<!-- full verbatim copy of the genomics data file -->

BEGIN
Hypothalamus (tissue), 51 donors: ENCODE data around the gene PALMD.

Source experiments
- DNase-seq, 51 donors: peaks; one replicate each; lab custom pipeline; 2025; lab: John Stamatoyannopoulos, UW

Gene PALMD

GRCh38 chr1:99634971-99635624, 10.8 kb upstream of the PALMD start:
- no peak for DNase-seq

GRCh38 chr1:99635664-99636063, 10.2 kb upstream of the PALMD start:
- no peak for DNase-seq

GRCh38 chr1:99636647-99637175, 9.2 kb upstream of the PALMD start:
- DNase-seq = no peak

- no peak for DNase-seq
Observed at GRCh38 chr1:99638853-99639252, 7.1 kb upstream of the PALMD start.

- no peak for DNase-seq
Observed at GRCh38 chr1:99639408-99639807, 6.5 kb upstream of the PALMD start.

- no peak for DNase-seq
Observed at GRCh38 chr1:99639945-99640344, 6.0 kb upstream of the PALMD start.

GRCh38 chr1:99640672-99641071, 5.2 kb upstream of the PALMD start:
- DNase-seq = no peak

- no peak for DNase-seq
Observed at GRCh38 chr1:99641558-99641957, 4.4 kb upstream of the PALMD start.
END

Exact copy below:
Hypothalamus (tissue), 51 donors: ENCODE data around the gene PALMD.

Source experiments
- DNase-seq, 51 donors: peaks; one replicate each; lab custom pipeline; 2025; lab: John Stamatoyannopoulos, UW

Gene PALMD

GRCh38 chr1:99634971-99635624, 10.8 kb upstream of the PALMD start:
- no peak for DNase-seq

GRCh38 chr1:99635664-99636063, 10.2 kb upstream of the PALMD start:
- no peak for DNase-seq

GRCh38 chr1:99636647-99637175, 9.2 kb upstream of the PALMD start:
- DNase-seq = no peak

- no peak for DNase-seq
Observed at GRCh38 chr1:99638853-99639252, 7.1 kb upstream of the PALMD start.

- no peak for DNase-seq
Observed at GRCh38 chr1:99639408-99639807, 6.5 kb upstream of the PALMD start.

- no peak for DNase-seq
Observed at GRCh38 chr1:99639945-99640344, 6.0 kb upstream of the PALMD start.

GRCh38 chr1:99640672-99641071, 5.2 kb upstream of the PALMD start:
- DNase-seq = no peak

- no peak for DNase-seq
Observed at GRCh38 chr1:99641558-99641957, 4.4 kb upstream of the PALMD start.